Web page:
Appeal by the defendant from a judgment of the Supreme Court, Queens County (Latella, J.), rendered March 12, 2007, convicting him of burglary in the first degree (two counts), robbery in the first degree (four counts), criminal possession of a weapon in the second degree, and criminal possession of stolen property in the fifth degree, upon a jury verdict, and imposing sentence. The appeal brings up for review the denial, after a hearing, of that branch of the defendant's omnibus motion which was to suppress physical evidence.
Published by New York State Law Reporting Bureau pursuant to Judiciary Law § 431.
This opinion is uncorrected and subject to revision before publication in the Official Reports.
STEVEN W. FISHER, J.P., HOWARD MILLER, RANDALL T. ENG and L. PRISCILLA HALL, JJ.
ORDERED that the judgment is affirmed.
The prosecutor improperly elicited testimony from the arresting officers which bolstered the complainants' testimony by providing official confirmation of their identifications of the defendant (see People v Trowbridge, 305 NY 471; People v German, 45 AD3d 861, 862; People v Ambrose, 147 AD2d 577). However, the admission of the bolstering testimony was harmless because the evidence of the defendant's guilt, without reference to the error, was overwhelming and there was no significant probability that, but for the error, the jury would have acquitted the defendant (see People v Johnson, 57 NY2d 969, 970; People v Crimmins, 36 NY2d 230, 241-242; People v Garrett, 62 AD3d 899, 900; People v Capehart, 60 AD3d 689; People v German, 45 AD3d 861, 862).
The defendant's contention that the Supreme Court should have re-opened the suppression hearing based on certain trial testimony is unpreserved for appellate review because he did not seek this relief (see People v Hossain, 298 AD2d 599). Furthermore, having failed to move to re-open the hearing, the defendant may not rely upon trial testimony to challenge the suppression ruling (see People v Nunez, 55 AD3d 756; People v Crosby, 33 AD3d 719, 720; People v Gold, 249 AD2d 414, 415).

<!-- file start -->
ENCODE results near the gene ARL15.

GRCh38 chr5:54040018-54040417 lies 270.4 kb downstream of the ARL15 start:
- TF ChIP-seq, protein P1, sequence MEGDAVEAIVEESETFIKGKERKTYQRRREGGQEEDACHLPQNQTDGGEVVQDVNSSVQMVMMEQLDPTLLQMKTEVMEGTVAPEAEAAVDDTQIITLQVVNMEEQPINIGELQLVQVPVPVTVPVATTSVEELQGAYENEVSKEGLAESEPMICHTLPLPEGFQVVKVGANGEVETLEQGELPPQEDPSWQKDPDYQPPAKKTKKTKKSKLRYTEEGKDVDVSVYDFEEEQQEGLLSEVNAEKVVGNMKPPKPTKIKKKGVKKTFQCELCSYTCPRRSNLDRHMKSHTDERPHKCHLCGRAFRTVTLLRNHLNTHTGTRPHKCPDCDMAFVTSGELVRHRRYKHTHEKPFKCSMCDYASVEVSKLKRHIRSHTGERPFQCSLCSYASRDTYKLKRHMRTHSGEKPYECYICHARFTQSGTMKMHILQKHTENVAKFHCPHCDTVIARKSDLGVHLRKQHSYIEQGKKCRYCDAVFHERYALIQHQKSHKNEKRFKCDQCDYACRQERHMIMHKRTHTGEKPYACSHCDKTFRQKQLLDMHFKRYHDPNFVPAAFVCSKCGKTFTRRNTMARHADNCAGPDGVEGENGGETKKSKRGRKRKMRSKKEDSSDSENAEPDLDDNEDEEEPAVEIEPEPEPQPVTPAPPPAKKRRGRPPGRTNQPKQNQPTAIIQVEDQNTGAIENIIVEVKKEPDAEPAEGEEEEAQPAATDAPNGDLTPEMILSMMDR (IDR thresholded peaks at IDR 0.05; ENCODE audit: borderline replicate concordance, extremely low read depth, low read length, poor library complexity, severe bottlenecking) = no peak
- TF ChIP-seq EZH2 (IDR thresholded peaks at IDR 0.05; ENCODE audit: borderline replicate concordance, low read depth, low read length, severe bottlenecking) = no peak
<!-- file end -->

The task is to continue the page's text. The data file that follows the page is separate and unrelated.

The prosecutor's summation remarks regarding the statement made by the defendant after the police removed a gun from his pocket, and the defendant's unexplained possession of the complainants' property, constituted fair comment on the evidence (see People v Ashwal, 39 NY2d 105, 109; People v O'Diah,AD3d, 2009 Slip Op 09050 [2d Dept 2009]; People v Scrimo, 67 AD3d 825). The defendant's claim that certain additional summation comments were improper is unpreserved for appellate review (see CPL 470.05; People v Garcia, 66 AD3d 699). In any event, all but one of the remarks now claimed to have been improper were fair comment on the evidence or responsive to the defense summation (see People v Galloway, 54 NY2d 396, 399; People v Ashwal, 39 NY2d at 109; People v O'Diah,AD3d, 2009 Slip Op 09050 [2d Dept 2009]; People v Garcia, 66 AD3d 699; People v Smalls, 65 AD3d 708) and the remaining challenged remark constituted harmless error (see People v Crimmins, 36 NY2d at 241-242; People v Scrimo, 67 AD3d 825; People v Clarke, 65 AD3d 1055).
The remaining contentions raised in the defendant's supplemental pro se brief regarding the prosecutor's alleged failure to disclose witness statements and correct allegedly false testimony are unpreserved for appellate review and, in any event, are without merit.
The defendant's remaining contentions are without merit.
FISHER, J.P., MILLER, ENG and HALL, JJ., concur.
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